Date of Award
Specialist in Education (Ed.S.)
Dr. Lisa Kelly-Vance
Curriculum-based measurement (CBM) has evolved as a reliable and valid method for measuring and monitoring student performance in basic academic skills. While the efficacy of CBM for assessing reading skills is not in question, there is some confusion regarding the type of CBM reading passages (called probes) that should be used. Specifically, it is unclear whether or not there is a difference between CBM probes derived directly from the instructional curriculum and generic probes derived from a pre-printed source. The current study compare the utility of two types of CBM reading probe materials. One probe type is derived from curriculum-dependent passages taken directly from a phonics-based reading instruction curriculum and the second from the Tests of Reading Fluency (TORF), a set of generic (curriculum-independent) passages. Both types of probes were administered to 13 second grade students twice weekly for 5 weeks. The median number of words read per minute for each probe type were compared. No significant differences were found between the two probes' in terms of ability to measure current levels of progress and performance over time. Implications of the study, outcomes for school psychology and potential for further research are discussed.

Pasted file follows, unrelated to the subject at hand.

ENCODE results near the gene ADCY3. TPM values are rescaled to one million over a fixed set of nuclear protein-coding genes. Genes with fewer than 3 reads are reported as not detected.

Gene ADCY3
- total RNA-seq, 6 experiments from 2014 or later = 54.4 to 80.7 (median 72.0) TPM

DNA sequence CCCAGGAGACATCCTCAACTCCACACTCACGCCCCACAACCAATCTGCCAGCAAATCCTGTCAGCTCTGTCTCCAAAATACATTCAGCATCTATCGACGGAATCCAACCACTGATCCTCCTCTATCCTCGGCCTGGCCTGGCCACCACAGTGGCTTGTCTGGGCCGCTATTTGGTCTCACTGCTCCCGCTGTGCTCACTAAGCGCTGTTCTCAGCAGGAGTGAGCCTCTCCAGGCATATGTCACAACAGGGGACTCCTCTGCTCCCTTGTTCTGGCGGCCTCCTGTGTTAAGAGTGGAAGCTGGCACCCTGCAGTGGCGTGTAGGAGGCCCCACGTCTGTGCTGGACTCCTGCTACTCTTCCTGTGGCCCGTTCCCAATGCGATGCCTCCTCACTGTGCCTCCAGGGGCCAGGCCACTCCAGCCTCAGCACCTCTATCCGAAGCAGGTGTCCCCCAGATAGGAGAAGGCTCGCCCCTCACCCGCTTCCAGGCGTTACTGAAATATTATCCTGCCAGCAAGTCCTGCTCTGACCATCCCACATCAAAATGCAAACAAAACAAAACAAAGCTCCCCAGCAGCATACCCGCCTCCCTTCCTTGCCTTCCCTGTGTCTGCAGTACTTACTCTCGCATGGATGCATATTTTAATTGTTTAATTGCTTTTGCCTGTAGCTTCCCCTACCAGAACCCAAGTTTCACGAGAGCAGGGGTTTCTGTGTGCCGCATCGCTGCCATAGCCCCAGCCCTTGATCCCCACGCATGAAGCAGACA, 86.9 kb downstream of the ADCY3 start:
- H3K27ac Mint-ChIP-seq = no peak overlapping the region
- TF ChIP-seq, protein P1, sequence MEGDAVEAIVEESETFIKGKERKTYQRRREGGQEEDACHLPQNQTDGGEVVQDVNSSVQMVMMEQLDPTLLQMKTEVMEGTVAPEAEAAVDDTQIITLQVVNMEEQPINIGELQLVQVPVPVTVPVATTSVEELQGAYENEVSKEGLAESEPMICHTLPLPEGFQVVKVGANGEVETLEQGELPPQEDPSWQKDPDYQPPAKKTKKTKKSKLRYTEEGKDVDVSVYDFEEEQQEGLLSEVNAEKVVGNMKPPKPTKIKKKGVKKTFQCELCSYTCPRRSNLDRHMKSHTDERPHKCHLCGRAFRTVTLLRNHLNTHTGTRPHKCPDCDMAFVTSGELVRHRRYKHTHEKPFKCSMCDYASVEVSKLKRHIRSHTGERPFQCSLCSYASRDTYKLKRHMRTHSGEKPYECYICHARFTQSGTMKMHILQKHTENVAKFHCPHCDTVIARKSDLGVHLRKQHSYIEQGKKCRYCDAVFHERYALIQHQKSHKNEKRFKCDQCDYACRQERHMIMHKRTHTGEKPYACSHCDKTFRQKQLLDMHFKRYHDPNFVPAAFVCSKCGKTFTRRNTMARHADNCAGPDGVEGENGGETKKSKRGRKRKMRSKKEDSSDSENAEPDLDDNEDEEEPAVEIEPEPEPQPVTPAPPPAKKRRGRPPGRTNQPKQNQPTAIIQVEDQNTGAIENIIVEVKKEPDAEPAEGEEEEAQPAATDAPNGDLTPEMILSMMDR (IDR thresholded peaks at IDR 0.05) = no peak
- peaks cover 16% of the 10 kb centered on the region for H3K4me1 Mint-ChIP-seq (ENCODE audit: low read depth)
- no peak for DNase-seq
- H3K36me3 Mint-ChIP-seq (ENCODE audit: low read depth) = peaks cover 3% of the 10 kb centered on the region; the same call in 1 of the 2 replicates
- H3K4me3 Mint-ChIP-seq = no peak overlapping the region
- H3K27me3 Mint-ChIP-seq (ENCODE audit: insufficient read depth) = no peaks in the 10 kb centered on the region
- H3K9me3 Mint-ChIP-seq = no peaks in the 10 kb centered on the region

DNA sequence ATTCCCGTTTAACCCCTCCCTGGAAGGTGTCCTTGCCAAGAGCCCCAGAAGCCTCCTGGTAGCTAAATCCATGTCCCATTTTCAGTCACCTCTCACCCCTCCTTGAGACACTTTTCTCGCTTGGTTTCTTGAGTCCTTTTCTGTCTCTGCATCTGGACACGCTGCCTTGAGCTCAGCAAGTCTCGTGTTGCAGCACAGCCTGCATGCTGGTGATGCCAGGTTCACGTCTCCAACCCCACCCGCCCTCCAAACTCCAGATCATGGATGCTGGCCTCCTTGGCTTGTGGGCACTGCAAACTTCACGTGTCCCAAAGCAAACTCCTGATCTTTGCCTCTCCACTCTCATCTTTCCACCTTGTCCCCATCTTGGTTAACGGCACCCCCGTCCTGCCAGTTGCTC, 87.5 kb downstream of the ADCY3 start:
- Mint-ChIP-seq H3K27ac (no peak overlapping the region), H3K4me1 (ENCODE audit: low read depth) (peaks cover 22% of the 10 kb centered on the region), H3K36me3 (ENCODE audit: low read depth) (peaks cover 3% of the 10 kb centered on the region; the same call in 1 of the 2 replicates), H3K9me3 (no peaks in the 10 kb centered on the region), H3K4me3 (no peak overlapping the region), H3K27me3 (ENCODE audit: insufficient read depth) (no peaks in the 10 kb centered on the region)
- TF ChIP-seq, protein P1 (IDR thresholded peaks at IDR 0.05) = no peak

Riley-Heller, Nicole, "Must Curriculum Based Measurement Reading Probes Be Curriculum Based?" (2002). Student Work. 2361.
An Ed.S. Project Presented to the Department of School Psychology and the Faculty of the Graduate College University of Nebraska In Partial Fulfillment of the Requirements for the Degree Educational Specialist University of Nebraska at Omaha. Copyright Nicole Riley-Heller May, 2002